[root@redhat :~ ]#  systemctl list-unit-files | grep NetworkManager
  …

3. Install / Enable old (legacy) network-scripts 


network-scripts is disabled by default due to it doesn't play well with NM.
Install the rpm package to enable it back
 

[root@redhat :~ ]#  yum install -y network-scripts 

4. Test if network-scripts is really enabled


Use Redhat's nmcli command for controlling network manager if it reports NM not running then you're fine

[root@redhat :~ ]#  nmcli device
Error: NetworkManager is not running.

5. Disable legacy use network-scripts print outs


Bring down some interface with ifdown Redhat script frontend to ifconfig and bring it up with ifup iface-name
 

# ifup eno4
WARN      : [ifup] You are using 'ifup' script provided by 'network-scripts', which are now deprecated.
WARN      : [ifup] 'network-scripts' will be removed in one of the next major releases of RHEL.
WARN      : [ifup] It is advised to switch to 'NetworkManager' instead – it provides 'ifup/ifdown' scripts as well.


Notice the warnings they're harmless and safe to ignore however it is pretty annoying to see them, to disable them:

[root@redhat :~ ]#  touch /etc/sysconfig/disable-deprecation-warnings

6. Use network.service old-fashioned systemd service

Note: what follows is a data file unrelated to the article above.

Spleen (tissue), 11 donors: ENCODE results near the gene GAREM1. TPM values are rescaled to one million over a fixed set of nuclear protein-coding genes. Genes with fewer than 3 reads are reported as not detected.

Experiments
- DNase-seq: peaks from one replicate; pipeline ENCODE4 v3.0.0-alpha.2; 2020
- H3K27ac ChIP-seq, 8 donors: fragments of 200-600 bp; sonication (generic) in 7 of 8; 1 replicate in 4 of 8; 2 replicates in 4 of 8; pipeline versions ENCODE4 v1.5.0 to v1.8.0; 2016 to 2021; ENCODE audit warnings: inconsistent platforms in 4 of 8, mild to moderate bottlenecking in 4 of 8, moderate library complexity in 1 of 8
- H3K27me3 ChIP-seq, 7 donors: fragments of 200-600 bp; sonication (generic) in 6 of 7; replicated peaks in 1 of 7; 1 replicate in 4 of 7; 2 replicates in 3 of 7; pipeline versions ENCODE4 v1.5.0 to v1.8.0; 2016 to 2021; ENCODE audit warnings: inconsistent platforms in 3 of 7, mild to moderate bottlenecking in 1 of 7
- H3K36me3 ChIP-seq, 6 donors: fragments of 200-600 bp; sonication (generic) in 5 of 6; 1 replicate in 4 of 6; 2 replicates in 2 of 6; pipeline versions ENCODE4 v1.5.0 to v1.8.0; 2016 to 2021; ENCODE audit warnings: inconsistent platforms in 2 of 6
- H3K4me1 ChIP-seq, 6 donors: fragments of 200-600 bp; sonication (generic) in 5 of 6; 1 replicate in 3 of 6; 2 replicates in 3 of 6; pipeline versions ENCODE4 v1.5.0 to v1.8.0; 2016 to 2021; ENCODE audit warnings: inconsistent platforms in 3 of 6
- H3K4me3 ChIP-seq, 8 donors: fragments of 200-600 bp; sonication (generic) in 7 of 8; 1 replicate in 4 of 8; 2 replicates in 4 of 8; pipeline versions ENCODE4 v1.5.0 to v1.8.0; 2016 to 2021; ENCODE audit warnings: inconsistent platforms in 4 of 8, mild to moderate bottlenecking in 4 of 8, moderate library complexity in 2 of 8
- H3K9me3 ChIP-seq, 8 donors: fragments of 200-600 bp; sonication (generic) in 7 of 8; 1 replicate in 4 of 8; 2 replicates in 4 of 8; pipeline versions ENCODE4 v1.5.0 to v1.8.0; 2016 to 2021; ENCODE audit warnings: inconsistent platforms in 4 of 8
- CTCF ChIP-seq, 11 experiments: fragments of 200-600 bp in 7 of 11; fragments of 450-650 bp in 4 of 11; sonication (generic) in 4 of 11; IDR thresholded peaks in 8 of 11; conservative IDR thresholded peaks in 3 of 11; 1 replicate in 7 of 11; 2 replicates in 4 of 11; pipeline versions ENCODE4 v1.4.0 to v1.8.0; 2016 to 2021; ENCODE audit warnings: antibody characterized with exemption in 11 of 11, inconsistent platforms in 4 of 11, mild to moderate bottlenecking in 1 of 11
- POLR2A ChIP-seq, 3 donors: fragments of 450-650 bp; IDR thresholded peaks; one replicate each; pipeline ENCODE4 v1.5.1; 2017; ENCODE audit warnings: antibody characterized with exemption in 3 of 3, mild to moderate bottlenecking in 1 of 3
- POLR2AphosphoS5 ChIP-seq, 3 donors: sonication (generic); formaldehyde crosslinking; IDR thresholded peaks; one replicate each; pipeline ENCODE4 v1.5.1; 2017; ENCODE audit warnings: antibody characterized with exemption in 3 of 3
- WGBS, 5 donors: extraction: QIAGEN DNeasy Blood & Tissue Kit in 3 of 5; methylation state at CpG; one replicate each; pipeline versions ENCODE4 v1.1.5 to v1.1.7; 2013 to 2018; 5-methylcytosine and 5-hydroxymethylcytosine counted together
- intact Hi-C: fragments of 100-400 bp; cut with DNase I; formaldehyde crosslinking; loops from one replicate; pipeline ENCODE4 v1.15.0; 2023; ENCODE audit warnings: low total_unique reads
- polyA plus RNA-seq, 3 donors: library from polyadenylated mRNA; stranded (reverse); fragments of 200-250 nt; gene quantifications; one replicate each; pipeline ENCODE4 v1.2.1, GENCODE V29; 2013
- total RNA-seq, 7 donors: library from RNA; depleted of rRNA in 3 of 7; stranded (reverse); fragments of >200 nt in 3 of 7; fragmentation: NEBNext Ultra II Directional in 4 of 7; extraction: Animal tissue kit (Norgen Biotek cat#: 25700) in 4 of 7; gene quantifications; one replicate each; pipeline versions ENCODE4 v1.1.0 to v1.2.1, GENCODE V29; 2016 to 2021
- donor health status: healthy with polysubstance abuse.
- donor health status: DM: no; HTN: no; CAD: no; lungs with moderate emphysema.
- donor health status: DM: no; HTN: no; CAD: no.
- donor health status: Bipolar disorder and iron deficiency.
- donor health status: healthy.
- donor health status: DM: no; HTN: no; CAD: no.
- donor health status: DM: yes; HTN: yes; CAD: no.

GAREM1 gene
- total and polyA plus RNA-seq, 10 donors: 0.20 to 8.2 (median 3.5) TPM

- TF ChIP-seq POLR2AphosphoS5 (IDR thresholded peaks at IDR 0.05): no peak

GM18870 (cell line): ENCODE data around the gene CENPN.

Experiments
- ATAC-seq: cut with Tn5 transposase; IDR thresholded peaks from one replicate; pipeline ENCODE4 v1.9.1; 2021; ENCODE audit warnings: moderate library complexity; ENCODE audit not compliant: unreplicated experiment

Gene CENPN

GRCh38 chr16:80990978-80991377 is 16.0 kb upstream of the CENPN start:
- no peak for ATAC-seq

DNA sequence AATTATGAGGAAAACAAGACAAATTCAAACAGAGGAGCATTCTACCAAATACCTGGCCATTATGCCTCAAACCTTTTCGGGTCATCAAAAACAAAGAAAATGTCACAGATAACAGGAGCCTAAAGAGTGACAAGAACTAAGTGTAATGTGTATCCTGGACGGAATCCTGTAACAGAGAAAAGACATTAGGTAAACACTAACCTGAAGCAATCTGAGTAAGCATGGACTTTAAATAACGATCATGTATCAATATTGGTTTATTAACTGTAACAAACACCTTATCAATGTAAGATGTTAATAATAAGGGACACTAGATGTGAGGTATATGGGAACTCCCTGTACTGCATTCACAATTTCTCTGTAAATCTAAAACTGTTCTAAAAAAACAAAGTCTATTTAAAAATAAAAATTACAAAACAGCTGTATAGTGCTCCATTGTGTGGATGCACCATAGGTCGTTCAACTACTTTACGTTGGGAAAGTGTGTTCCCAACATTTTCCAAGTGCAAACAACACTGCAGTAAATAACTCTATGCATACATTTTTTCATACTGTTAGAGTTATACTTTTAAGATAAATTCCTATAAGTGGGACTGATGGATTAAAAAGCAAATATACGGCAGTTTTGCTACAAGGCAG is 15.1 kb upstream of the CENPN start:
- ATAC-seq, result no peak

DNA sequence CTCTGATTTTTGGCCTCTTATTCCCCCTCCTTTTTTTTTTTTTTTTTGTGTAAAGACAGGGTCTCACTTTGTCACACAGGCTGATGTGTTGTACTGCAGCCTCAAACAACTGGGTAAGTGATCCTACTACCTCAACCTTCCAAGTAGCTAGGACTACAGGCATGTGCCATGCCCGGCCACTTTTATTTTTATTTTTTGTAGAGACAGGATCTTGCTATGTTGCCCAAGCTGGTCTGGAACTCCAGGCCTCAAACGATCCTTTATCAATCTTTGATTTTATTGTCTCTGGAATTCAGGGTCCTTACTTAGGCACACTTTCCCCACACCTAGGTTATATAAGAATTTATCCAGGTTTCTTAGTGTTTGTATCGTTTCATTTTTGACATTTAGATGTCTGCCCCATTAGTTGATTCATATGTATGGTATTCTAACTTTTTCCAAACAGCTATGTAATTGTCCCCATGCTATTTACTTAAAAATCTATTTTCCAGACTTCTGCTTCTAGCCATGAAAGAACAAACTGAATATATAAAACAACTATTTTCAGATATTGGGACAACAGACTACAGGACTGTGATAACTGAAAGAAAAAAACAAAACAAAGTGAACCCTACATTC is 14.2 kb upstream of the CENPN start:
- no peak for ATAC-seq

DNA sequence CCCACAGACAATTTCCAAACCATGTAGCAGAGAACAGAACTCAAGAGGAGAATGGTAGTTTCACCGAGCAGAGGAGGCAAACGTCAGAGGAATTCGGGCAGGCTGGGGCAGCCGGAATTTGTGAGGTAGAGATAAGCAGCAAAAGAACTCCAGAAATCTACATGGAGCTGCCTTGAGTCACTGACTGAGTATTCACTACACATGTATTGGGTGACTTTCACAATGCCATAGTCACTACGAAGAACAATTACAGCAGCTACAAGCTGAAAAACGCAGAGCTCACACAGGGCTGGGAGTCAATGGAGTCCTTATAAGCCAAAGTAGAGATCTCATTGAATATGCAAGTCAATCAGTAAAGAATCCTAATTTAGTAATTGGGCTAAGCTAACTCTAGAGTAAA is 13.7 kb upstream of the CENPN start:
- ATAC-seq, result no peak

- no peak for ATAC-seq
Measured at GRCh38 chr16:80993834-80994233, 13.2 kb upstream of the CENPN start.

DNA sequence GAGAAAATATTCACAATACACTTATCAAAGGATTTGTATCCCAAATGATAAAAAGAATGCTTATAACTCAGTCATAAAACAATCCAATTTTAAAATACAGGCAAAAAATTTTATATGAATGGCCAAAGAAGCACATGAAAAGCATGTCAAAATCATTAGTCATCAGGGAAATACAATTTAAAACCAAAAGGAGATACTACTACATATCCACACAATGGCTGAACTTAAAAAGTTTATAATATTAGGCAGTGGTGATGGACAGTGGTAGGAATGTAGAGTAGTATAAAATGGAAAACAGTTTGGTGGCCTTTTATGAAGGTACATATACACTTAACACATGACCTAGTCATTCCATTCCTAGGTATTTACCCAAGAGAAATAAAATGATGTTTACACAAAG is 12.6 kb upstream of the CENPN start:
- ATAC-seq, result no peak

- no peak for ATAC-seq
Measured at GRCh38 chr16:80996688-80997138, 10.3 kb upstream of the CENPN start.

From now on you can start using the good old well known and properly working network.service

[root@redhat :~ ]#  systemctl status network


To enable the network service to start after boot:

[root@redhat :~ ]#  systemctl enable network

7. Disable NetworkManager use from Network configuration scripts ifcfg-* for all server available configured ethernet cards


Open with text editor every network script and append NM_CONTROLLED="no" to the end of the file.
 

[root@redhat :~ ]#  vi /etc/sysconfig/network-scripts/ifcfg-ethernetX
NM_CONTROLLED="no"

To save yourself the time if you want to disable NetworkManager use for all /etc/sysconfig/network-scripts/ifcfg-* use a simple shell loop:
 

[root@redhat :~ ]# cd /etc/sysconfig/network-scripts/
[root@redhat :/etc/sysconfig/network-scripts ]# for i in *ifcfg*; do echo NM_CONTROLLED="no" >> $i; done


To load the new network settings do another network reload / restart
 

[root@redhat :~ ]# systemctl restart network


To disable NetworkManager on older CentOS 6 / Redhat 6 / SuSE / Fedora Linux where the OS still not systemd enabled instead of using systemctl you can straight do it with old and well known chkconfig redhat script.